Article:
A columnist and chief data reporter for the Financial Times in the UK posted a question on the American social platform X, asking if the American Dream would exacerbate inequality.
He then posted a data chart in the post, stating that America’s rich are among the wealthiest in the world, but at the same time, food poverty in America is more severe than in any other developed country.
Furthermore, in the comments section below this post, the author also posted a set of data, stating that the proportion of people in America who go hungry due to lack of money to buy food is not only higher than in the UK and France but also higher than in Lithuania and Slovenia.
He also mentioned that purely based on the data, the extreme poverty situation in America is more severe than in any of these relatively poorer countries.
However, the author mentioned that although there is a huge disparity in living standards between the rich and the poor in the United States, investigations have shown that compared to other countries, Americans are less supportive of income redistribution to transfer wealth from the rich to the poor.
And after becoming aware of this data, they became even less enthusiastic about it.
Does this mean that Americans are not aware of the severity of the inequality caused by the large wealth gap?
No, according to the data, Americans are more aware than people in other developed countries that income distribution in their country is “extremely unfair.”
However, compared to other developed countries, Americans are the least likely to believe that the government should make efforts to narrow the wealth gap. They believe that the large income disparity is largely the fault of low-income individuals themselves.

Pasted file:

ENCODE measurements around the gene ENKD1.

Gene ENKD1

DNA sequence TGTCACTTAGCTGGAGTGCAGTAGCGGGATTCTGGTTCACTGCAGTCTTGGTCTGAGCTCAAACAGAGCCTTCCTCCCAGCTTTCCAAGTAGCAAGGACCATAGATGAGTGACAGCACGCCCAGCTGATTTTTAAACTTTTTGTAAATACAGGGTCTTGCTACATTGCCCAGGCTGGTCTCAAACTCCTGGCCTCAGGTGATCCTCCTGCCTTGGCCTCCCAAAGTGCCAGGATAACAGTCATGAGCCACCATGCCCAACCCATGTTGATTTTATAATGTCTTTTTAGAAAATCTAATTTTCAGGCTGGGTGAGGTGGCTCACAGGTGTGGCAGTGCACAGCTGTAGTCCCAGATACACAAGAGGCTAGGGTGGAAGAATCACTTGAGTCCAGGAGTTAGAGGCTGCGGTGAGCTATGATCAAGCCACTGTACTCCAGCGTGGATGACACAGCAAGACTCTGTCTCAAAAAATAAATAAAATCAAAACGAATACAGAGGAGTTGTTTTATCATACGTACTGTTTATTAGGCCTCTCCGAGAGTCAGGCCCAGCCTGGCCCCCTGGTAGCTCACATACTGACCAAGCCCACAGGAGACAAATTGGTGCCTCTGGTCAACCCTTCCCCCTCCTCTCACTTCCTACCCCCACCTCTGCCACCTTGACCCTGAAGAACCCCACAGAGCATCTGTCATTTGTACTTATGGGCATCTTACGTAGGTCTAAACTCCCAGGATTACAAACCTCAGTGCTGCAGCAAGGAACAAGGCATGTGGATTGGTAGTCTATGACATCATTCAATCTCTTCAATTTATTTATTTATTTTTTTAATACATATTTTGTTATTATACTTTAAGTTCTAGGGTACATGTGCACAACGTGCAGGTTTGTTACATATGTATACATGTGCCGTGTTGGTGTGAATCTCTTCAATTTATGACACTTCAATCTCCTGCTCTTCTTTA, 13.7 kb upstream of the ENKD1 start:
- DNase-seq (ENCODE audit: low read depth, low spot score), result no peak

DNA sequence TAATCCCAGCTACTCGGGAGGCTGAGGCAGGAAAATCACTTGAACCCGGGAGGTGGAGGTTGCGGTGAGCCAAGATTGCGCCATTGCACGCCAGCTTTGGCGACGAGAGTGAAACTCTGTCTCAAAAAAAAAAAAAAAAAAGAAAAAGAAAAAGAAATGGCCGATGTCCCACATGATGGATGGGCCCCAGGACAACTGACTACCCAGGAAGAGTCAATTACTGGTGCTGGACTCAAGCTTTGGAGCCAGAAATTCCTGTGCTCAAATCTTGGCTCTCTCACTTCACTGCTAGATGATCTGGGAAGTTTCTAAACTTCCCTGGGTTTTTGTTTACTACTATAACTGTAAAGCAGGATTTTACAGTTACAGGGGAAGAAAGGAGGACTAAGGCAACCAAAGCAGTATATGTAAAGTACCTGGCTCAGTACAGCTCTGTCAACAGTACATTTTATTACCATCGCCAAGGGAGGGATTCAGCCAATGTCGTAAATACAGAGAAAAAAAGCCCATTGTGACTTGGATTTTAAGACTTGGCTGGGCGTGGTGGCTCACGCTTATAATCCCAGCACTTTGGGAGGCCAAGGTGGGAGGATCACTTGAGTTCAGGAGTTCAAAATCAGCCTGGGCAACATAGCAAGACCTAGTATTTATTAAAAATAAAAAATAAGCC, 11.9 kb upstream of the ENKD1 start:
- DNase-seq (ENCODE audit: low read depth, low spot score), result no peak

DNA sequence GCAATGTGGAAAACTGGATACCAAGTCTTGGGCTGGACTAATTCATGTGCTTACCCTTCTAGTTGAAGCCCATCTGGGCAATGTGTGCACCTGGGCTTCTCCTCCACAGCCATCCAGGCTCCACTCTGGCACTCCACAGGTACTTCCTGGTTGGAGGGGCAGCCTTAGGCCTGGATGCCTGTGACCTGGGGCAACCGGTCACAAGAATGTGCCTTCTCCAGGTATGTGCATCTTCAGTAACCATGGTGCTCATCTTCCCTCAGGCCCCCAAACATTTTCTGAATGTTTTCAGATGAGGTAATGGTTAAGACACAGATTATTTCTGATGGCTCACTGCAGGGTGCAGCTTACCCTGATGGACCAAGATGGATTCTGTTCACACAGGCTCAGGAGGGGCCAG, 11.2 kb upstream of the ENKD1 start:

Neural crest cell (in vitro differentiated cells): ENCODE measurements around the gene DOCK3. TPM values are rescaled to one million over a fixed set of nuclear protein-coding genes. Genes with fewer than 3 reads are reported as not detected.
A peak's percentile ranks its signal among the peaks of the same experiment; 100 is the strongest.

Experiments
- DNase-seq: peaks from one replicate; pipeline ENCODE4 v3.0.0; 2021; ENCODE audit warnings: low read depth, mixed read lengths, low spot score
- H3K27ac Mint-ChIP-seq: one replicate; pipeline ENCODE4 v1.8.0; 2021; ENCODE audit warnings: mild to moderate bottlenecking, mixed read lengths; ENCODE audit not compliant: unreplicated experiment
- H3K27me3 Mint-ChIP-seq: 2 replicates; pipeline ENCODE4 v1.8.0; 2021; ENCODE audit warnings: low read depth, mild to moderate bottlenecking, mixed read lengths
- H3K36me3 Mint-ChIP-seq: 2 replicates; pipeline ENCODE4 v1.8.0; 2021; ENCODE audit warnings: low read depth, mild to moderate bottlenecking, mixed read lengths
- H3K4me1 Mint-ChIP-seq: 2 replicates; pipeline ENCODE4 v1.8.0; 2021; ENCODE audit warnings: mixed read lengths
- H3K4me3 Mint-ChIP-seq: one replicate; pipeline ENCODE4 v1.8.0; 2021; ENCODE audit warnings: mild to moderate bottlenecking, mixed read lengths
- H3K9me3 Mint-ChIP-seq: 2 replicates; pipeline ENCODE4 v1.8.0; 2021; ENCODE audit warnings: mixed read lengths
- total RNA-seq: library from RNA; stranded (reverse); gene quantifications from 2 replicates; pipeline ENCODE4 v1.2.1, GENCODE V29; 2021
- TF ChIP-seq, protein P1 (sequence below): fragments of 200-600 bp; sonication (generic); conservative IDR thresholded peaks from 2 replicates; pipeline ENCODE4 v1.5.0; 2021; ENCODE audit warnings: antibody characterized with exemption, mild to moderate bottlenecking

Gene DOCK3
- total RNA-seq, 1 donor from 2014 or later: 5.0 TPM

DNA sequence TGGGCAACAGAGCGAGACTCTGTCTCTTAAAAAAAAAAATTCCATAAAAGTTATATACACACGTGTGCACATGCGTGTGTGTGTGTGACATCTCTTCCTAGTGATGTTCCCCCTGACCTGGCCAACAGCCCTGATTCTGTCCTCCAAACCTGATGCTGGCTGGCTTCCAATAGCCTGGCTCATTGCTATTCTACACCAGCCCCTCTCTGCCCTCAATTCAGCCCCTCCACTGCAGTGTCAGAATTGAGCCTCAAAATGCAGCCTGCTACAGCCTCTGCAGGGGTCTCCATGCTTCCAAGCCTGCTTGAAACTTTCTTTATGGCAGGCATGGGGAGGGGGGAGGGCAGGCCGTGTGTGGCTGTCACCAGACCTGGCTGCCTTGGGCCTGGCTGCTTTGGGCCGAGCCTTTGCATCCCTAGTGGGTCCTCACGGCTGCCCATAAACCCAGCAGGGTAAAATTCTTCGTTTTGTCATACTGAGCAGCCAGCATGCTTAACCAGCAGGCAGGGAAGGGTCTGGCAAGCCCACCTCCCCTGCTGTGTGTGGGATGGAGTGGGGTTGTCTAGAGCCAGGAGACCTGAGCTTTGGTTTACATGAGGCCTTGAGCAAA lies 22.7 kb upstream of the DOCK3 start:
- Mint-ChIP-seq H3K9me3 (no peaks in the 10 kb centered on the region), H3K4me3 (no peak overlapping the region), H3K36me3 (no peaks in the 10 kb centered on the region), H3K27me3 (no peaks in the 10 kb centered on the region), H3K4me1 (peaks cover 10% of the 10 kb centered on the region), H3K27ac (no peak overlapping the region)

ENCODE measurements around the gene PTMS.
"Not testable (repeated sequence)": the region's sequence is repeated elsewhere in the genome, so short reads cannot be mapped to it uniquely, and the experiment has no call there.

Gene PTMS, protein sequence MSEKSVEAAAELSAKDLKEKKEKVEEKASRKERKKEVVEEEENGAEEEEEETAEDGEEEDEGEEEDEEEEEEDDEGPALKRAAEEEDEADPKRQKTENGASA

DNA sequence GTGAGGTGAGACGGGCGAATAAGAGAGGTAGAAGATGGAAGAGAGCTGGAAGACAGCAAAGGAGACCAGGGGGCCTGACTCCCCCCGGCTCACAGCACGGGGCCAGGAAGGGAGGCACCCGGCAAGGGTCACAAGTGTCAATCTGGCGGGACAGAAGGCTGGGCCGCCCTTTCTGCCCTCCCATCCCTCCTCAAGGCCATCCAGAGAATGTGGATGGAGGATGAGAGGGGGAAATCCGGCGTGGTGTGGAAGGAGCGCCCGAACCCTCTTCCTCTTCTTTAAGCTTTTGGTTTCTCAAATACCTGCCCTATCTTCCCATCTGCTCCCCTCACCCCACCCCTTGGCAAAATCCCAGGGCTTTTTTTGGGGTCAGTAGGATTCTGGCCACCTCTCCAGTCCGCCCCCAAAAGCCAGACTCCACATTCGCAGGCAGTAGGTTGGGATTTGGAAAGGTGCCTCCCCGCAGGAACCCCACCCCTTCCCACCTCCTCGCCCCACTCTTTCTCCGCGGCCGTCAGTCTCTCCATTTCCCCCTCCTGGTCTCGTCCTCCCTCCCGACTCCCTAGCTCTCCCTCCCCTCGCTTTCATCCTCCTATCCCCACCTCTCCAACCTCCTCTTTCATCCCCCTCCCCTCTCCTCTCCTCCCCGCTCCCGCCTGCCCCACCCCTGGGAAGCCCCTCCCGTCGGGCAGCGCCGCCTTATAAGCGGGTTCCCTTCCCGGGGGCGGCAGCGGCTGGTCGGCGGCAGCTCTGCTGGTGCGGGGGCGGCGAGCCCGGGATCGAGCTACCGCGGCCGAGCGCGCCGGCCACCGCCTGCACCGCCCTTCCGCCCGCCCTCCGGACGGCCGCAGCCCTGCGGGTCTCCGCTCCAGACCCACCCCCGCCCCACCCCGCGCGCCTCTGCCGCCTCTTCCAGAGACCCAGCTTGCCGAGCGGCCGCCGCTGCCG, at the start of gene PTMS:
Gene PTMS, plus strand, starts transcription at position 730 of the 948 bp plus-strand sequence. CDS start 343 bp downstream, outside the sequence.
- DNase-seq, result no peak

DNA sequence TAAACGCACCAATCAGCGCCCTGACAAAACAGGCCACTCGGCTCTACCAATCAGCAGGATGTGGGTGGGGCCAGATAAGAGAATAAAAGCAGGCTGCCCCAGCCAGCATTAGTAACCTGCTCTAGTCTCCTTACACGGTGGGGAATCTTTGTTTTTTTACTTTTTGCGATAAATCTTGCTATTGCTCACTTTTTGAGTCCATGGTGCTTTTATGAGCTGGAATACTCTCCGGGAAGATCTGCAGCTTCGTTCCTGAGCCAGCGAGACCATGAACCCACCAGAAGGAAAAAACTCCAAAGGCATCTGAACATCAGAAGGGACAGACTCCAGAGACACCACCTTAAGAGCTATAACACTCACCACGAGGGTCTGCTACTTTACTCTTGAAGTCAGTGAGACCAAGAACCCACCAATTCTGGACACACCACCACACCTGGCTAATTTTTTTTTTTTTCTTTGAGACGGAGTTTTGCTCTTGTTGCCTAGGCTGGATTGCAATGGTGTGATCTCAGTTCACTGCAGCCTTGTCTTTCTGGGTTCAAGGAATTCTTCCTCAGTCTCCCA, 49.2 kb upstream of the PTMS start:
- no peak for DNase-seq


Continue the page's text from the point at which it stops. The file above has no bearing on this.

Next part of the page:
The author refers to this as the ancient philosophy of “self-reliance” among the American people.
They also believe that although there is a large wealth gap, no measures are needed. According to the author’s statement in the article, Americans believe, “Indeed, some people are rich, some people are poor, it is difficult to accept, but that’s life.”
Then the author mentions that according to surveys, Americans believe they have more upward mobility compared to people in other countries. In simple terms, Americans believe that their chances of improving social status in the coming years are very high compared to other countries.
They seem to firmly believe that as long as they work hard, they will eventually succeed.
Unfortunately, from a statistical standpoint, the United States is one of the countries with the “lowest” upward mobility among developed countries.
The author thinks that it is precisely because of this “self-reliance” philosophy and the longing for a better life that many people believe the United States to be very wealthy, attracting many talented individuals from around the world to come and create wealth in America.
However, the author also believes that this belief makes government intervention more difficult, and solving the problem of excessive wealth inequality becomes even more challenging.
Finally, the author states that these phenomena do not necessarily mean that extreme wealth and extreme poverty must go hand in hand. The author believes that a society where the rich can live well and the poor can live decent lives does exist. However, present-day America has not effectively reduced the wealth gap.
The author also states that after this post was published, many Americans read this article, and as a result, their willingness to not support wealth redistribution became even stronger.